- Christian pacifist, labor-union activist, Marxist
See also: A.J. Muste
in Holland on
January 8, 1885, Abraham
Johannes Muste was brought
to the U.S. at age six and was raised in what he would later describe as the
“exceedingly orthodox” Calvinist traditions of the Dutch Reformed
Church. In the early 1900s, Muste studied at the Union Theological
Seminary in New York and was exposed to the teachings of the Social
Gospel, which sought to apply
biblical principles to the problems associated with
In 1909 he was ordained as a minister in the Dutch Reformed
the 1912 U.S. presidential election, Muste cast his ballot for the
socialist Eugene Debs. Two years later he
changed his religious affiliation and became pastor of a Congregational Church.
World War I broke out in Europe, Muste, inspired by the Christian
mysticism of the Quakers, emerged as an outspoken pacifist. In 1919, when
textile-industry strikers appealed to the religious community for
support, Muste, playing the
role of labor-union activist, found himself mired unexpectedly in the turmoil of contentious work stoppages in Massachusetts. Soon thereafter he began working with the
newly formed American
Civil Liberties Union in Boston and took a church post with the Friends in Providence.
In the early 1920s,
Muste became director of the (now-defunct) Katonah, New York-based
Brookwood Labor College, whose
curriculum focused on the theory and practice of labor militancy. Throughout the decade, he drifted steadily toward revolutionary
politics. In 1929 Muste helped form the Conference for Progressive
Labor Action, which
grew into an openly revolutionary organization and was instrumental
in the 1933 establishment of the radical American Workers Party, in which Muste
was the major player.
Around that same time, Muste abandoned
his Christian pacifism and became a Marxist-Leninist who merged his
group with James Cannon's Trotskyist movement, forming the Workers Party of America. But in 1936, Muste, troubled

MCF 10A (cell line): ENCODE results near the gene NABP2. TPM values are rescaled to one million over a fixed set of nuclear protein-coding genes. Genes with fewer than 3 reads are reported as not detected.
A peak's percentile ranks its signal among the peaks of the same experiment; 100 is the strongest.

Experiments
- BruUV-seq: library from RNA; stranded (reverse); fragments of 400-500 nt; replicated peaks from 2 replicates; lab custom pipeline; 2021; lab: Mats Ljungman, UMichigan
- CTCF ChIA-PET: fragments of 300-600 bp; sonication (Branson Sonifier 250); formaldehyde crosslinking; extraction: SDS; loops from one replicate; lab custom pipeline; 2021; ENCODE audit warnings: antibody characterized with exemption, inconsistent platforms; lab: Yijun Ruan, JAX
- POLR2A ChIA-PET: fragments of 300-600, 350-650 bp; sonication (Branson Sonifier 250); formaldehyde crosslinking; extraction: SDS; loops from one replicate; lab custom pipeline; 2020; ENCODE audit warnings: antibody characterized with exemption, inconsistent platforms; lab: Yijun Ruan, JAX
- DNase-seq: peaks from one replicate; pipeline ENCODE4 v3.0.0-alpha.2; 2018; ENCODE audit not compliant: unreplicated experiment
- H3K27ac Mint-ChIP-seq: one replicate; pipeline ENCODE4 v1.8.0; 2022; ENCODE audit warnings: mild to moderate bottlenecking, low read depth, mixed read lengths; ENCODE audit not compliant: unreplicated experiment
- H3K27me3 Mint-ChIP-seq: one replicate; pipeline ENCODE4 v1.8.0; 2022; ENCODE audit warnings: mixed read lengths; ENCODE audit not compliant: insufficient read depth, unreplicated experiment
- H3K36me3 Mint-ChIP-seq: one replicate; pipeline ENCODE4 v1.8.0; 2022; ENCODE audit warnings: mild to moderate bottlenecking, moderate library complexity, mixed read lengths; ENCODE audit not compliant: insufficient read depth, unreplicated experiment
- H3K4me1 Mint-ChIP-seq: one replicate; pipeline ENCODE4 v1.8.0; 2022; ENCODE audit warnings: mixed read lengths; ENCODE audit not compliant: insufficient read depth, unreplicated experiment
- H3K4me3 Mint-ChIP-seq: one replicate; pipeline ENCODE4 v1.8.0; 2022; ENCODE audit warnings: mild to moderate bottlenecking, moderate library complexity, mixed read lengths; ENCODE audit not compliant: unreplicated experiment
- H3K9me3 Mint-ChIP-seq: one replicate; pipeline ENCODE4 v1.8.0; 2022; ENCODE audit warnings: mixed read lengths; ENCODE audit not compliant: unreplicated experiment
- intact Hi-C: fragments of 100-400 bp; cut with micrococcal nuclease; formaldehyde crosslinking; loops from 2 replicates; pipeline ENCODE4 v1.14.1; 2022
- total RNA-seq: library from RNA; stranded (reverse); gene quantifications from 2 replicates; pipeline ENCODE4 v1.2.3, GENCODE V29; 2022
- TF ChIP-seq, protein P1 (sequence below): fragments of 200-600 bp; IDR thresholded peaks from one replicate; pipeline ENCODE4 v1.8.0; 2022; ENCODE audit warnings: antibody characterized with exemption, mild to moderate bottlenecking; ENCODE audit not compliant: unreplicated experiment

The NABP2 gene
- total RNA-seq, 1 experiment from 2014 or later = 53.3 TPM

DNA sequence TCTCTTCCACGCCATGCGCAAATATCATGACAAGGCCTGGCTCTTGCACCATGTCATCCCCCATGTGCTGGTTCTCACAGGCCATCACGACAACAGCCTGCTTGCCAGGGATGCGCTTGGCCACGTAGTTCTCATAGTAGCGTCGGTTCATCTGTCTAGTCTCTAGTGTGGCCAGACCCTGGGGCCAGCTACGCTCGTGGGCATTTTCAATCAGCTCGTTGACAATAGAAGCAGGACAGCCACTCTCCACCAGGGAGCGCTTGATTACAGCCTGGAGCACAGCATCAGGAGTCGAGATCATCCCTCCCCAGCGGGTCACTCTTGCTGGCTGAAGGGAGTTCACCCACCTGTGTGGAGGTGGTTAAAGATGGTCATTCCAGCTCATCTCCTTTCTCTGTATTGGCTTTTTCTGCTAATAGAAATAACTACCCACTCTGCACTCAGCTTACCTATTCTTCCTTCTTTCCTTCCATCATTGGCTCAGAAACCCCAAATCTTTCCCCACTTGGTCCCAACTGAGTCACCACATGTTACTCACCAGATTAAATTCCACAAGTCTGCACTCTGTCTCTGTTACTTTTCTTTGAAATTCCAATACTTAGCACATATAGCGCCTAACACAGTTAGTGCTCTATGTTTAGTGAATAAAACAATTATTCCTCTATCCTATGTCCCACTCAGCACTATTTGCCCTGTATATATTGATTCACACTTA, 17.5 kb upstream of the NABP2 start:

by certain elements of revolutionary activity,
traveled to Norway and met personally with Leon Trotsky; when he
returned from that trip, Muste again proclaimed himself a Christian
in the labor movement, Muste in 1940 began a 13-year stint as the executive secretary of Fellowship of Reconciliation (FOR), a
religious pacifist organization. He also sponsored the founding and
early work of the Congress of Racial Equality, and he defended
conscientious objectors during World War II.
1942, with the U.S. involved in two military fronts, Muste published War
Is the Enemy,
wherein he presented a "Pacifist Proposal" stipulating that:
attempt [should] be made to fasten sole war-guilt on any nation or group
of nations”; all nations should collaborate to build a "federal world
government"; the wealthy U.S. should “offer to invest the
billions which it would otherwise devote to war preparation and war,
in a sound international plan for the economic rehabilitation of
Europe and Asia"; America should launch a national program “to
provide decent housing,... adequate medical and hospital service, and
equal educational facilities for all”; and all nations should dispose of their war armaments “as rapidly as possible.”
1953 Muste retired from his position with FOR and became the leader of
the Committee for Nonviolent Action, an organization whose members
engaged in anti-nuclear activism. He also emerged as a prominent figure in the
anti-Vietnam War movement, personally taking part in a number of
widely publicized civil-disobedience events.
Muste co-founded the monthly antiwar journal Liberation,
which served as a key forum for radical views during the rise of the
New Left. He also organized the American Forum for Socialist
Education, in an effort to unify socialists, pacifists, and
disaffected Communists into a left-wing coalition soon after
the Stalin and McCarthy eras had ended.
In its biography of Muste, the A.J. Muste Memorial Institute notes that its namesake "was close to the emerging liberation movements in Africa" during the 1950s and '60s. Indeed, he helped organize the World Peace
Brigade which worked closely with Kenneth Kaunda of Zambia and Julius
Nyerere of Tanzania.
the Cold War with the Soviet empire, Muste issued
a call for America's unilateral disarmament. In 1961 he used diplomacy to pave the way for a team of
pacifists to publicly carry that message in
a much-heralded trek from San Francisco all the way to Moscow's Red
A passionate opponent of American efforts to prevent a
Communist takeover of South Vietnam, Muste in
1966 led a group of American
pacifists to Saigon, South Vietnam, where, after trying to demonstrate
for peace, they were arrested and deported. In January 1967, Muste traveled
to North Vietnam with a delegation of clergy and met with the Communist
dictator Ho Chi Minh. A few weeks later, on
February 11, Muste died in New York City.
1974 a group of self-proclaimed pacifists established the A.J. Muste
Memorial Institute in Muste's memory.
 Encyclopedia of the American Left, edited by Buhle, Buhle, and Georgakas (Urbana and Chicago: University of Illinois Press, 1992), p. 500.